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Pharmaceutical excipients where do we begin?

Alison Haywood, Senior lecturer, School of Pharmacy, Griffith University, Gold Coast
Campus; and Beverley D Glass, Professor of Pharmacy, James Cook University,
Townsville, Queensland


Thousands of different excipients are used in medicines

Excipients have been defined in many ways,

including as inert substances used as vehicles and
diluents for drugs. The problem with this definition
is that in recent years excipients have proved to be
anything but inert, not only possessing the ability
to react with other ingredients in the formulation,
but also to cause adverse and hypersensitivity
reactions in patients. These range from a mild rash
to a potentially life-threatening reaction. Different
brands of the same drug may contain different
excipients, especially preservatives and colourants.
The Consumer Medicines Information provides a
list of excipients, and information on the safety
of individual excipients can be found in drug
reference guides.
Key words: adverse reactions, drug labelling, inactive ingredients,

and make up, on average, about 90% of each product. They

represent a market value of 3 billion (almost $4 billion)
accounting for 0.5% of the total pharmaceutical market
according to industry experts.3

Common excipients used in tablets

The list of purposes for which excipients are used, as defined
in international pharmacopoeias, is extremely long. Many
excipients have more than one use, which can be an advantage
since it reduces the number of excipients needed and minimises
the risk of interactions between them.
Tablets are the most widely used dosage form. Their
manufacture can be a complex process and considerable
ingenuity and formulation expertise are required to produce
a product that will be stable during storage, transport and
handling, yet will release its active pharmaceutical ingredient as
required once ingested.4 Various excipients are used to achieve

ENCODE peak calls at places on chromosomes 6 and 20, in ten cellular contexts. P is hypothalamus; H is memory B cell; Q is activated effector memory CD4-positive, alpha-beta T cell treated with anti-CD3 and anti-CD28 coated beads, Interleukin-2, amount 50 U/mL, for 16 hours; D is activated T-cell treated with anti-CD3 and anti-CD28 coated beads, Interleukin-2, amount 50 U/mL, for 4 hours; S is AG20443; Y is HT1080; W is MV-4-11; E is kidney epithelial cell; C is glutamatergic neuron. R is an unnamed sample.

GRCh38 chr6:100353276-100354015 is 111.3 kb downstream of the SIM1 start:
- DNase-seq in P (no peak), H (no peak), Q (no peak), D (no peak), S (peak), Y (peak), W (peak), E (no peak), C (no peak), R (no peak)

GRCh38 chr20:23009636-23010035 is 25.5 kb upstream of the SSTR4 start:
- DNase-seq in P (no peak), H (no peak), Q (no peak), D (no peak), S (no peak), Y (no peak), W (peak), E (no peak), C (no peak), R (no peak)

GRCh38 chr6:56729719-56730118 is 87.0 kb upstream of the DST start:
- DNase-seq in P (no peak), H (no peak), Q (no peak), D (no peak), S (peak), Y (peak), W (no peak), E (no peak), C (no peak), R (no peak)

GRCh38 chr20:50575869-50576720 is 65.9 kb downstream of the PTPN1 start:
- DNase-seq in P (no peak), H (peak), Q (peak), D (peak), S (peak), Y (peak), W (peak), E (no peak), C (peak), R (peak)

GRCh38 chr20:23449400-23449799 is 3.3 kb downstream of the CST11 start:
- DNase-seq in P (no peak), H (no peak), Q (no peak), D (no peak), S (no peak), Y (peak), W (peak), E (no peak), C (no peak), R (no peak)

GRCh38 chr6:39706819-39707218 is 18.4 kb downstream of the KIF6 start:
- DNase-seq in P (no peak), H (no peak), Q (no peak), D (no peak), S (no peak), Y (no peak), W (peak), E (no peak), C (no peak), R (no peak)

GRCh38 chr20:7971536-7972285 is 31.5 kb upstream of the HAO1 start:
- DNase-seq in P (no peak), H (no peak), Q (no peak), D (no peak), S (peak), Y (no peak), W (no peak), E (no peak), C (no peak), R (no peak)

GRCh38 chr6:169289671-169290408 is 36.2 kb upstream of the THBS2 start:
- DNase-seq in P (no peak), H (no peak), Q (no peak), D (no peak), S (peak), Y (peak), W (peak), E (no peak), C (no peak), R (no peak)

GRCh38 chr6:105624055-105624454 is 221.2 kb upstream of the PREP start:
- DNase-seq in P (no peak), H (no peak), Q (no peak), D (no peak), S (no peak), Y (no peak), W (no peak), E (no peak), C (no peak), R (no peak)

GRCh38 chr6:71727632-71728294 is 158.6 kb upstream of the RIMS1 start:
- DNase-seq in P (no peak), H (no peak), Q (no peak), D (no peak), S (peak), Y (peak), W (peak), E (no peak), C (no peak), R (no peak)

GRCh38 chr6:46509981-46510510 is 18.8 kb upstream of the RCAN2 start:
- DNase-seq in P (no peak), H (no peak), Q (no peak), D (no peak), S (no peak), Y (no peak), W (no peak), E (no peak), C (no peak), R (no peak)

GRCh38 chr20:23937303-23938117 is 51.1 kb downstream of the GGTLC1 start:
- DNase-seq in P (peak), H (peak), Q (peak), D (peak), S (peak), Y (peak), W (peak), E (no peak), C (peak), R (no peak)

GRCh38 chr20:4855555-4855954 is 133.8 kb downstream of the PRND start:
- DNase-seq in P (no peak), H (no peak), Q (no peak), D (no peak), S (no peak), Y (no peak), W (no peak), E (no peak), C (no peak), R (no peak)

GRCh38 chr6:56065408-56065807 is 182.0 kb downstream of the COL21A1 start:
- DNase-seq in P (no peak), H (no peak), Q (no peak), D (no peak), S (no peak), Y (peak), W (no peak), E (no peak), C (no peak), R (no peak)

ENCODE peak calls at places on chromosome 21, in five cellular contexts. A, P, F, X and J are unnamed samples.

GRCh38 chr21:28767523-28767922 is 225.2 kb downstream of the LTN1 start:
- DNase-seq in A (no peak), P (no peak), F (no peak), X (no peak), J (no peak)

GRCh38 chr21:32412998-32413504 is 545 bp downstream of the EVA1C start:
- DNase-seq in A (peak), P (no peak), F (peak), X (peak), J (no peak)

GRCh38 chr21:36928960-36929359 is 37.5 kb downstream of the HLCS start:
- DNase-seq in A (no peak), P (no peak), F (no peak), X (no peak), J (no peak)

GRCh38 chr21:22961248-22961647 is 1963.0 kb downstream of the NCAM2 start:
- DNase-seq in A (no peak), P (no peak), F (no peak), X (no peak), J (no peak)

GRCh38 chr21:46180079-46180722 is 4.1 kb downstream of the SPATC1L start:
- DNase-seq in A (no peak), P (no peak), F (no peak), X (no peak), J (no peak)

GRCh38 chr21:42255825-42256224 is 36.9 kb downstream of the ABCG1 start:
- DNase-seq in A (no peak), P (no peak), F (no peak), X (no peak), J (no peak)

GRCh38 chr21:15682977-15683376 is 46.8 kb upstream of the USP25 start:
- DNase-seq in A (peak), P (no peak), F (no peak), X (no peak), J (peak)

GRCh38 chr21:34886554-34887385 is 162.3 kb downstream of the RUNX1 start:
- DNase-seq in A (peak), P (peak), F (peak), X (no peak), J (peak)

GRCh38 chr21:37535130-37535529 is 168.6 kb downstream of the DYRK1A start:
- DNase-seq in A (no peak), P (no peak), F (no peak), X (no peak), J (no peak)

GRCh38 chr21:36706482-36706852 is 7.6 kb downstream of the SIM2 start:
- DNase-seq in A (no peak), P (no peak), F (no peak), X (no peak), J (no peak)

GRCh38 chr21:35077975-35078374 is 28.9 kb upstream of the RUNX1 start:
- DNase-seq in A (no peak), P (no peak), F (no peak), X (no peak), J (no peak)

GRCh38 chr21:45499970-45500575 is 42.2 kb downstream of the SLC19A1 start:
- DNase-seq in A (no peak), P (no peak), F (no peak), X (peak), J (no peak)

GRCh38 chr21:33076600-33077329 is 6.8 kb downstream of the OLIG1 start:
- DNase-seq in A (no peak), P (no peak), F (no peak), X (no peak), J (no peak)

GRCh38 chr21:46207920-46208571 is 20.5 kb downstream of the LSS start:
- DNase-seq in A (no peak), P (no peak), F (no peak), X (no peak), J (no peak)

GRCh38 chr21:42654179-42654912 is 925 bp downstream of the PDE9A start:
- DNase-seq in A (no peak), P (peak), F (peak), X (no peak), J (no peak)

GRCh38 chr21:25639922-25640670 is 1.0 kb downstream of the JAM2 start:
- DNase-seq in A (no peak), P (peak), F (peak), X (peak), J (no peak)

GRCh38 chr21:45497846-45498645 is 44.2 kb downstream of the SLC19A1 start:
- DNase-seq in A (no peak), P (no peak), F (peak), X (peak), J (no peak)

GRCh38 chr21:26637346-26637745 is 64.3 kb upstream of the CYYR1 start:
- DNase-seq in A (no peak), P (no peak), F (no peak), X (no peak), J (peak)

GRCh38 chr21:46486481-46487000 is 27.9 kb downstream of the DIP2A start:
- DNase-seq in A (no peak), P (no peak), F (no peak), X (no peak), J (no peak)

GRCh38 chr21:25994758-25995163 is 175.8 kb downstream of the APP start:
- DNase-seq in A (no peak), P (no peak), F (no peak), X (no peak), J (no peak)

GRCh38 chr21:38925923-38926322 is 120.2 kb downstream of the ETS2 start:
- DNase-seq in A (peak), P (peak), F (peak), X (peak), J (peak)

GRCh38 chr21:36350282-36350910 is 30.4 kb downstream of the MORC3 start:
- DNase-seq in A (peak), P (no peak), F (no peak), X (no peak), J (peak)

this (Table 1).2

Adverse reactions to excipients

(Aust Prescr 2011;34:1124)

Ideally, an excipient is pharmacologically inactive, non-toxic, and

does not interact with the active ingredients or other excipients.


However, in practice few excipients meet these criteria. Toxicity

The word excipient is derived from the Latin excipere,

may relate to compounds used as excipients in the final dosage

meaning 'to except', which is simply explained as 'other than'.

form, or to residues of compounds (such as solvents) used

Pharmaceutical excipients are basically everything other than

during the manufacturing process.2 Table 2 shows examples of

the active pharmaceutical ingredient. Ideally, excipients should

adverse reactions that have occurred with excipients.

be inert, however, recent reports of adverse reactions have

Colouring agents

suggested otherwise.

What are excipients doing in medicines?

Owing to their widespread and relatively large use in food,

a number of colours in current use have been associated

The best new therapeutic entity in the world is of little value

with adverse effects, although in a relatively small number of

without an appropriate delivery system.1 Today, medicines are

people.5 The role of food additives in hyperactive behaviour has

available in many dosage forms including tablets, capsules, oral

been debated for many years. In 2007 a study was published

liquids, topical creams and gels, transdermal patches, injectable

linking the use of six colours (tartrazine, quinoline yellow, sunset

products, implants, eye products, nasal products, inhalers and

yellow, carmoisine, ponceau 4R and allura red) with behavioural

suppositories. Pharmaceutical excipients are substances that

problems in children. However, after reviewing the results of the

are included in a pharmaceutical dosage form not for their

study, the European Food Standards Agency concluded that no

direct therapeutic action, but to aid the manufacturing process,

change in legislation was needed.5

to protect, support or enhance stability, or for bioavailability

or patient acceptability. They may also assist in product

Identifying reactions to excipients in practice

identification and enhance the overall safety or function of the

When presented with a patient who has an adverse reaction, it

product during storage or use.2

is important to be aware that reactions may not always be due


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Table 1
Common excipients used in tablets




Provide bulk and enable accurate dosing of potent


Sugar compounds e.g. lactose, dextrin,

glucose, sucrose, sorbitol
Inorganic compounds e.g. silicates, calcium
and magnesium salts, sodium or potassium

compression aids,
granulating agents

Bind the tablet ingredients together giving form and

mechanical strength

Mainly natural or synthetic polymers e.g.

starches, sugars, sugar alcohols and cellulose


Aid dispersion of the tablet in the gastrointestinal

tract, releasing the active ingredient and increasing the
surface area for dissolution

Compounds which swell or dissolve in water

e.g. starch, cellulose derivatives and alginates,


Improve the flow of powders during tablet

manufacturing by reducing friction and adhesion
between particles. Also used as anti-caking agents.

Colloidal anhydrous silicon and other silica